RFEM – Online Manual

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RFEM – Online Manual

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4.4 Surfaces

General description

In addition to structure geometry, surfaces describe the stiffness that results from material and thickness properties. When generating the FE mesh, 2D elements are created on surfaces. For detailed information about the used elements, see Chapter 7.2.1.

The stiffness type Null must be used for geometry descriptions of solids.

Figure 4.62 New Surface dialog box
Figure 4.63 Table 1.4 Surfaces

Different geometry and stiffness properties are available for structure modeling. It is possible to combine entries of both Surface Type lists or table columns − within type-specific limits and conditions.

Color symbols help you to assign various types for Geometry and Stiffness. You can use these colors in the model to display individual surface types. Colors are controlled in the Display navigator with the Colors in Rendering According to option (see Chapter 11.1.9).

Surface Type - Geometry
Plane surface

Plane surfaces can be defined graphically by drawing a rectangle, parallelogram, circle, annulus, polygon, etc. Use the menu or the list button shown on the left to access different shapes of plane surfaces.

The following dialog box appears when you graphically enter data by using one of the toolbar buttons:

Figure 4.64 New Polygonal Surface dialog box

First, enter the parameters for Material, Thickness, and Stiffness in addition to the surface number. Click [OK] and define the boundary lines of the surface in the work window by selecting relevant corner points.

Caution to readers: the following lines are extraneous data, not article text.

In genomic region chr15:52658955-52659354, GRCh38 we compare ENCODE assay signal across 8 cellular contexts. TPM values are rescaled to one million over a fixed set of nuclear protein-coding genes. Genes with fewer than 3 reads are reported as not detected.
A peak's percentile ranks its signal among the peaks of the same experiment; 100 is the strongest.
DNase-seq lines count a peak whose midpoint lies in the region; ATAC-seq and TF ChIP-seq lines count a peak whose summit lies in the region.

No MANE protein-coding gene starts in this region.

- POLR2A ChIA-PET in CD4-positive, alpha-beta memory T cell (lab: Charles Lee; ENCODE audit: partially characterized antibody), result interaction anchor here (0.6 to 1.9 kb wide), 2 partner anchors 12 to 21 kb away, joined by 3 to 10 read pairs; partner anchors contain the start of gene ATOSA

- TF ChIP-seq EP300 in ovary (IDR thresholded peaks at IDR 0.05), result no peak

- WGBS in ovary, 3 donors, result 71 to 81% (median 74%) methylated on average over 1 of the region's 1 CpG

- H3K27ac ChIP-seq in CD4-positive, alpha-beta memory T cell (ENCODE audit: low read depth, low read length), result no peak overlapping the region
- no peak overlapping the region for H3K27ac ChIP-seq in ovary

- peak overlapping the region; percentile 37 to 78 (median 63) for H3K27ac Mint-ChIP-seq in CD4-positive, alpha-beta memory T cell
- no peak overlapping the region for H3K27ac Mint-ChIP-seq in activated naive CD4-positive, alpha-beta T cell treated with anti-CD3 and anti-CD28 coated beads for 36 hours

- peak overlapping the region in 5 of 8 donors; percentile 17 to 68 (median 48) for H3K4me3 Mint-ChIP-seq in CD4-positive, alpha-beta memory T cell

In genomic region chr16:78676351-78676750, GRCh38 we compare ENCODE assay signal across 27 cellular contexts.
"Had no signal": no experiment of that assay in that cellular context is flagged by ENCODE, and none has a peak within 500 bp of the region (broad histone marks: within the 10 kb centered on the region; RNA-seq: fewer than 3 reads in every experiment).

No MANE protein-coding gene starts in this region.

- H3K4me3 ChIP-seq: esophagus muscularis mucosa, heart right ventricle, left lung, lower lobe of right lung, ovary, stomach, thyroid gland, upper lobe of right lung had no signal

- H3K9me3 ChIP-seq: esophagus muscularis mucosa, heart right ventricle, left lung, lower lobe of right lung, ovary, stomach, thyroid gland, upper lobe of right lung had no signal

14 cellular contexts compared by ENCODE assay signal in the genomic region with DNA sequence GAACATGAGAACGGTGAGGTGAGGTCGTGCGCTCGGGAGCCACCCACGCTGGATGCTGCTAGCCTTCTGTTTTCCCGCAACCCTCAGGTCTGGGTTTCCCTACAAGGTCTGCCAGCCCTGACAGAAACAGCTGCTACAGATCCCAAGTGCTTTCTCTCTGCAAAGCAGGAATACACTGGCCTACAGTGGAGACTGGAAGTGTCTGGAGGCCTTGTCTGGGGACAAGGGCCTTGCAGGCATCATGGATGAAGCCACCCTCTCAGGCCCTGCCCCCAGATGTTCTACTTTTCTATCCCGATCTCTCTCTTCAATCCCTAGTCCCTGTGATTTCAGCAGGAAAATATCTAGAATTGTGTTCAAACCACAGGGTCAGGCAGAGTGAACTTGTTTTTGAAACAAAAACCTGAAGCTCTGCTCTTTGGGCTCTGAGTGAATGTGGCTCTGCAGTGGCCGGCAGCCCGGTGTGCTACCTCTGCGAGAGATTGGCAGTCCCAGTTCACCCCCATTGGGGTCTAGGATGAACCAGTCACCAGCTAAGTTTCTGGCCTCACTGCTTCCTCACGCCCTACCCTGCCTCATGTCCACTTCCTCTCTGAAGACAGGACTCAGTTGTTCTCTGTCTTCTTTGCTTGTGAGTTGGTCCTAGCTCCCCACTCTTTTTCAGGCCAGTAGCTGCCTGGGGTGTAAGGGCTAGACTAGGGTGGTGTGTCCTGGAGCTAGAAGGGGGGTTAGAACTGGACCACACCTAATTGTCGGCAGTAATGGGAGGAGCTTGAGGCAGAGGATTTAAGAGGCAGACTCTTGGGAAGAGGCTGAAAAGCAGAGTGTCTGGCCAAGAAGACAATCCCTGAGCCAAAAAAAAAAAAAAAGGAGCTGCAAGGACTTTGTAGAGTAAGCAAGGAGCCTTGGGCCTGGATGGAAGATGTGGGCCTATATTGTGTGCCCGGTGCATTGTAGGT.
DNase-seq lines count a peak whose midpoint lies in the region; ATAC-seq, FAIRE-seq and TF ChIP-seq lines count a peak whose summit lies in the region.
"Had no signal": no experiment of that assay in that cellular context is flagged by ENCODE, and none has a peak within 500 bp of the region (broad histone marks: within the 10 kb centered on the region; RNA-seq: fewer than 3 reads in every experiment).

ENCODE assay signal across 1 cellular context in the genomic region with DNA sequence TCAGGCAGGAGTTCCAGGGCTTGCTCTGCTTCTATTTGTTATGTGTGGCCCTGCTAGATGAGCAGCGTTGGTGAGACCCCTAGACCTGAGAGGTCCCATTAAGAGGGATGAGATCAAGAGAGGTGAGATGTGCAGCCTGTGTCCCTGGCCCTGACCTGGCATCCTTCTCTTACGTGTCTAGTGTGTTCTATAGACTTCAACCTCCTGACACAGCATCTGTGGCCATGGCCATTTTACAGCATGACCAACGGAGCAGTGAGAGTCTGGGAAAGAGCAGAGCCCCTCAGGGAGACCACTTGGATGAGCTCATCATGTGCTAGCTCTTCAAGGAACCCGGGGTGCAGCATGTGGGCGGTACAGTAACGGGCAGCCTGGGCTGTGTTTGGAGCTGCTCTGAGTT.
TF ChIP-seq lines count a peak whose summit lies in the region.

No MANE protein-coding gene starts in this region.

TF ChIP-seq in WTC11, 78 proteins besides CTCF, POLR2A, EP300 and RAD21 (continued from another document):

The [Select Boundary Lines] function allows you to select existing lines graphically. The lines must be arranged in a polygonal chain that lies in one plane. The line types are described in Chapter 4.2.

Figure 4.65 Selecting boundary lines in the graphic

RFEM automatically recognizes the surfaces as soon as a sufficient number of boundary lines are defined.

Quadrangle surface

This type of surface represents a general quadrilateral surface. In addition to straight lines, you can use arcs, polylines, and splines as boundary lines. Use this surface type to model shells, since boundary lines do not have to be arranged in one plane.

Figure 4.66 New Quadrangle Surface dialog box

You can select the boundary lines graphically after clicking [OK].

Rotated surface

A rotated surface is created by rotating a line about a fixed axis. The surface results from the start and end position of the line, as well as the line's rotated definition points.

The New Rotated Surface dialog box consists of two tabs. In the General dialog tab, you can define the Material, Thickness, and Stiffness of the surface (see Figure 4.67). A variable surface thickness is not allowed.

Figure 4.67 New Rotated Surface dialog box, Rotated tab

In the Rotated tab, you can specify the Angle of rotation. Both points of the Rotation Axis can be defined either by entering their coordinates or graphically by using . Click [OK] and define the boundary line for rotation in the work window.

Rotated surfaces can also be created from generated lines.